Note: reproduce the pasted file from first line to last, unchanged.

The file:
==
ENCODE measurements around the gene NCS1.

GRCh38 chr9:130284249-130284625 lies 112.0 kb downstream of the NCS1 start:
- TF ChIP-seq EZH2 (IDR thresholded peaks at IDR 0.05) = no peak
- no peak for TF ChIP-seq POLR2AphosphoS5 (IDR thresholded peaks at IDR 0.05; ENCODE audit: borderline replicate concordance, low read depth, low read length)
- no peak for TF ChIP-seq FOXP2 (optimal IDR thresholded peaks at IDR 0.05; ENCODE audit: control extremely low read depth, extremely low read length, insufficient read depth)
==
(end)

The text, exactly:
ENCODE measurements around the gene NCS1.

GRCh38 chr9:130284249-130284625 lies 112.0 kb downstream of the NCS1 start:
- TF ChIP-seq EZH2 (IDR thresholded peaks at IDR 0.05) = no peak
- no peak for TF ChIP-seq POLR2AphosphoS5 (IDR thresholded peaks at IDR 0.05; ENCODE audit: borderline replicate concordance, low read depth, low read length)
- no peak for TF ChIP-seq FOXP2 (optimal IDR thresholded peaks at IDR 0.05; ENCODE audit: control extremely low read depth, extremely low read length, insufficient read depth)